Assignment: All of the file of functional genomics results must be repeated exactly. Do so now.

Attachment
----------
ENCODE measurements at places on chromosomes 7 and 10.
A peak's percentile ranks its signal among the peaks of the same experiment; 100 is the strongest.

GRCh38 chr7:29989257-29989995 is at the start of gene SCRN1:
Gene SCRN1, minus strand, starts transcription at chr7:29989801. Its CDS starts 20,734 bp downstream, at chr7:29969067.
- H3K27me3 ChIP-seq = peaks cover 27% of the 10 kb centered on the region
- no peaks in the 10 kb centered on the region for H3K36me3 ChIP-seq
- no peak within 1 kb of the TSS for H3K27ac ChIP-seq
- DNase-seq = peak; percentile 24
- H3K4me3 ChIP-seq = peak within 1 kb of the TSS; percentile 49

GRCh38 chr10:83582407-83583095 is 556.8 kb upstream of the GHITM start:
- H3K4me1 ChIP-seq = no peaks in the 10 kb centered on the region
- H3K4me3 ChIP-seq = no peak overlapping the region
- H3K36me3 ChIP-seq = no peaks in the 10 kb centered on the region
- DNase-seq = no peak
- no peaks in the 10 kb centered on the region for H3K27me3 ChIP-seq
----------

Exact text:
ENCODE measurements at places on chromosomes 7 and 10.
A peak's percentile ranks its signal among the peaks of the same experiment; 100 is the strongest.

GRCh38 chr7:29989257-29989995 is at the start of gene SCRN1:
Gene SCRN1, minus strand, starts transcription at chr7:29989801. Its CDS starts 20,734 bp downstream, at chr7:29969067.
- H3K27me3 ChIP-seq = peaks cover 27% of the 10 kb centered on the region
- no peaks in the 10 kb centered on the region for H3K36me3 ChIP-seq
- no peak within 1 kb of the TSS for H3K27ac ChIP-seq
- DNase-seq = peak; percentile 24
- H3K4me3 ChIP-seq = peak within 1 kb of the TSS; percentile 49

GRCh38 chr10:83582407-83583095 is 556.8 kb upstream of the GHITM start:
- H3K4me1 ChIP-seq = no peaks in the 10 kb centered on the region
- H3K4me3 ChIP-seq = no peak overlapping the region
- H3K36me3 ChIP-seq = no peaks in the 10 kb centered on the region
- DNase-seq = no peak
- no peaks in the 10 kb centered on the region for H3K27me3 ChIP-seq